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Call No.: Mss:770 1782-1795 C564
Repository: Baker Library Special Collections, Harvard Business School, Harvard University
Creator: Chute, Josiah.
Title: Josiah Chute account book
Quantity: .25 linear feet (1 volume)
Language of materials: English
Josiah Chute (1759-1834) was a day laborer in Windham, Maine, providing services like plowing, planting, and hauling wood. He served as a sargeant in the 11th Massachusetts Regiment during the American Revolution, and in 1777 during the battle of Hubbardton, Vermont, he was wounded by a musket ball and taken prisoner by the British. He escaped and served for another two years, spending the winter of 1777-1778 with George Washington's troops at Valley Forge, Pennsylvania, and participating in the battle of Monmouth in 1778. He was honorably discharged in 1779. When Josiah Chute returned to Windham, he was appointed town constable and tax collector. He also served as town selectman for many years, and as town clerk in 1804. From 1805 to 1812, and again in 1816-1820, he represented Maine at the General Court of Massachusetts. Josiah Chute married Mary Noyes in 1781, and they had ten children.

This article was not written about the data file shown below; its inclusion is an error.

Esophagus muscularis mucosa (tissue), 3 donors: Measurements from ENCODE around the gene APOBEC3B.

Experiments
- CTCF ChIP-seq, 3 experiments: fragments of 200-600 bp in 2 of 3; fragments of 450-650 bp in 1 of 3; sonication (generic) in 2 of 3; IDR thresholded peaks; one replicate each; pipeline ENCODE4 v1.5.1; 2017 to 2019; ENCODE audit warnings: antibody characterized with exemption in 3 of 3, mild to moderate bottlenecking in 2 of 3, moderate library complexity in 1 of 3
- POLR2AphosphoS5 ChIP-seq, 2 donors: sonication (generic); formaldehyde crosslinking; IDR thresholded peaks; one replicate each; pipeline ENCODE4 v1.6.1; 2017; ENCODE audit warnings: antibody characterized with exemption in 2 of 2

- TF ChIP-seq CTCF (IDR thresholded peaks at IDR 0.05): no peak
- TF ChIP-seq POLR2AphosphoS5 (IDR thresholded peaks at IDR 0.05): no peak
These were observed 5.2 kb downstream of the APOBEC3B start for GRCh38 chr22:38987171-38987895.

Account book maintained by Josiah Chute (1759-1834), a day laborer and civil servant in Windham, Maine, from 1781 to 1795. Inscribed on the first page of the volume is a note that the book was given to him by Lieutenant Silas Chadbourn (1752-1823) at West Point, New York, on December 2, 1779. Both men served in the 11th Massachusetts Regiment during the American Revolutionary War. The entries record credits and debits for services he provided, often assisted by his oxen, including hauling boards, bricks, and groceries, slaughtering livestock, plowing, planting corn, and wintering calves. Josiah Chute was often paid in commodities like sugar, coffee, rum, and molasses, shoes, leather, and tools. His customers included other Windham residents who served during the Revolutionary War, including Captain Richard Mayberry (1735-1807) and Lieutenant David Barker (1731-1815). In 1785, he paid for rent and spinning provided by a Miss Colley with labor including hauling boards and flour. Entries also record wages he earned from the town of Windham as constable and tax collector. There are also a few notes on civic matters. Tipped in to the volume is a letter from James Chute in to Josiah Chute in 1787 regarding a voyage to Haiti, where his ship ran aground on a reef in Port-au-Prince; he also writes about his efforts to sell potatoes and bread in the port. The end of the book contains notes on arithmetic and determining the prices of goods, possibly taken by either Josiah Chute or Silas Chadbourn in 1779.